"I can tell we're going to have fun today," he says with a wink.
"And I want to greet you musically with something like this," he says, unwinding his accordion and starting to sing -- smooth and jolly.
"This is a lovely way to spend a Sunday; can't think of anything that I would rather do."
The crowd roars with applause.
As he moves into his originals, "Walking in my Winter Underwear," "Here Comes Ingabritt" and "Yingle Bells," the applause turns to laughter.
Many sing along.
With 15 albums, two videos and 18 years on television, Stan Boreson is known throughout the Northwest as a legendary comedian who can't stop singing.
Dubbed "the King of Scandinavian Humor," the Everett native has performed twice for King Olav V of Norway, and at festivals and theaters throughout the world. He's poked fun at his Norwegian roots during his six appearances on Garrison Keillor's radio shows and has filmed television specials with other Seattle TV stars, including J.P. Patches, who is portrayed by Chris Wedes of Edmonds.
Generations of kids grew up watching Boreson crack jokes and sing silly songs with his accordion and a basset hound named No Mo Shun on KING-TV's "King's Klubhouse." Now grown and gray-haired, they pack his concerts and pass his songs down to their grandchildren.
"He's funny and he's clean and he's nice," said lifelong fan Betty Flowe, 61, of Mount Vernon. "Everybody watches Stan Boreson."
In November, he released his latest CD, "I Just Don't Look Good Naked Anymore." A music video for the title track includes footage of Boreson in the buff -- except for a strategically placed accordion -- and shots of him sizing himself up in the bathroom mirror, wearing only a bath towel.
"My arches fell and my chest went to hell," he croons. "And my butt's been dragging the floor. And I just don't look good naked anymore."
He is among the last in a long line of entertainers who won fame blending their European heritage with song, dialect and vaudeville, said Terje Leiren, chair of the department of Scandinavian studies at the University of Washington in Seattle. Leiren said Boreson's humor can be "outdated" and "ethnically insensitive," but it's also important and a point of pride for Norwegian immigrants like Leiren.
"He's a cultural icon," Leiren said. "It's part of Americana and it's disappearing. Stan Boreson is one of the last of this sort of remnants of the European immigration to America and their assimilation process."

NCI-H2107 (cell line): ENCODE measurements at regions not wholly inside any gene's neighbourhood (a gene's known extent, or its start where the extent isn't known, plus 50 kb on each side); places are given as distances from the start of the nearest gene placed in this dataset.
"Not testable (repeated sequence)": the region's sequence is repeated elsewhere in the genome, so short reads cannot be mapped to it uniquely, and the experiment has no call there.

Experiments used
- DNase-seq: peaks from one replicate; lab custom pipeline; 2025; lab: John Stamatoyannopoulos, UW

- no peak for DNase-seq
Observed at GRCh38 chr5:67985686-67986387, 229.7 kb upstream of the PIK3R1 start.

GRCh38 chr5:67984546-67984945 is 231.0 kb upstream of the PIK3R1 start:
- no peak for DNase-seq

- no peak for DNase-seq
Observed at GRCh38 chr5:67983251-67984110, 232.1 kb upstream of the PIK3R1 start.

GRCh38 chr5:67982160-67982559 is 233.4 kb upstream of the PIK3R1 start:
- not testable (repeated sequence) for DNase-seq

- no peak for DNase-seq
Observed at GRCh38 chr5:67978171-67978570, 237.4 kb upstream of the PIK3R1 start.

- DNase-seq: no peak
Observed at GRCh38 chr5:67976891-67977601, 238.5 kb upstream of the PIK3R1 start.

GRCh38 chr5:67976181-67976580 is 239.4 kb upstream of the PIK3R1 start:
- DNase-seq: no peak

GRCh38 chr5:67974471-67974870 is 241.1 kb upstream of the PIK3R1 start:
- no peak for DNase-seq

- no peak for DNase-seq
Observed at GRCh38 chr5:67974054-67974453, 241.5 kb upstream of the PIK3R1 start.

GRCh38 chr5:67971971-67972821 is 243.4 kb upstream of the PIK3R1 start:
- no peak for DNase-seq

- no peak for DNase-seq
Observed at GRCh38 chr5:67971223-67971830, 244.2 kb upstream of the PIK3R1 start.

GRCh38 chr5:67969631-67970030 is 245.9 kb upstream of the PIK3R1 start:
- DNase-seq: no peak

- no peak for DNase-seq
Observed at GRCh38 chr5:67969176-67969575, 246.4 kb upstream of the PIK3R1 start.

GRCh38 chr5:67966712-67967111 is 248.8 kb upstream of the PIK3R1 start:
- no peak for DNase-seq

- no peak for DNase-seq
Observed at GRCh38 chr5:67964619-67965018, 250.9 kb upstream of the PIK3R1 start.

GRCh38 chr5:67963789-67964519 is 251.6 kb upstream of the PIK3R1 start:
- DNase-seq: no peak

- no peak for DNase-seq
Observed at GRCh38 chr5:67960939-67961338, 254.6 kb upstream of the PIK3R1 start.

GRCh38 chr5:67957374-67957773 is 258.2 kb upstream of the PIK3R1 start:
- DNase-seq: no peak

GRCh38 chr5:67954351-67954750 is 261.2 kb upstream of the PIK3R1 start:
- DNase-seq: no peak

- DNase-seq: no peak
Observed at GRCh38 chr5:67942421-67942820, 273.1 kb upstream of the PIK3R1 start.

Boreson is a celebrity, Leiren said.
But to most of Washington's Scandinavian community, he's just Stan: the funny guy with an accordion and a fake Norwegian accent.
"I've always known his name from when I first came to this country," said Inger Saltonstall, a volunteer at Seattle's Nordic Heritage Museum who emigrated from Norway in 1966. "His name is associated with the Scandinavian community, so he has a legacy there that I'm sure will linger on long after he stops performing."
At first, he was bashful
Born to Norwegian immigrants in Everett's General Hospital in 1925, Boreson grew up eating lefse and listening to his aunts and uncles converse in Norwegian. He never developed a taste for lutefisk, Norwegian-style dried codfish that has been preserved in lye.
When he was 12, his mother enrolled him in guitar lessons at Buell's Music in downtown Everett. Too bashful to sing along with even basic chords, he quickly switched to accordion at the recommendation of his Norwegian instructor.
Every Thursday, he pulled the accordion -- too heavy for him to carry -- in a red wagon to Buell's from his house in the 3300 block of Rockefeller Avenue.
Boreson began performing publicly on a dare.
His cousin translated into Norwegian the popular song "Oh Johnny Oh Johnny Oh!" It became "Oh Johan. Oh Johan. Oh!" Boreson sang it while playing the accordion in front of his Everett High School classmates at a pep assembly.
"I wasn't nervous singing after that," he said. "My mother used to sing a lot. It just kind of came along naturally when I got a little self-confidence."
After graduating in 1944, Boreson tried to enlist in the Army, like his friends, but was rejected because of an arm injury that had kept him hospitalized for a year as a child.
Instead, he joined the USO.
Traveling through Italy, he sang from the backs of armored trucks and on makeshift stages with musical greats Arthur Tracy, Allan Jones and The Andrews Sisters. When the war ended, he spent six weeks in Casablanca, Morocco, then returned home and enrolled in Everett Junior College, now known as Everett Community College.
After two years, he transferred to the University of Washington. He majored in accounting and personnel management, but spent most of his free time with the school's entertainers club.
In 1949, shortly after TV arrived in the Northwest, the program director for KING-TV went to the university searching for talent.
Boreson was offered a co-starring role with classmate Art Barduhn on a 15-minute program called "Campus Capers" that aired on Thursdays. He sang, played the accordion and occasionally interviewed visiting celebrities, including Hollywood actress Gloria Swanson.
Unlike today's TV, there were no scripts in those days.
If the show was going well, the program director would hold up a sign encouraging Boreson to continue.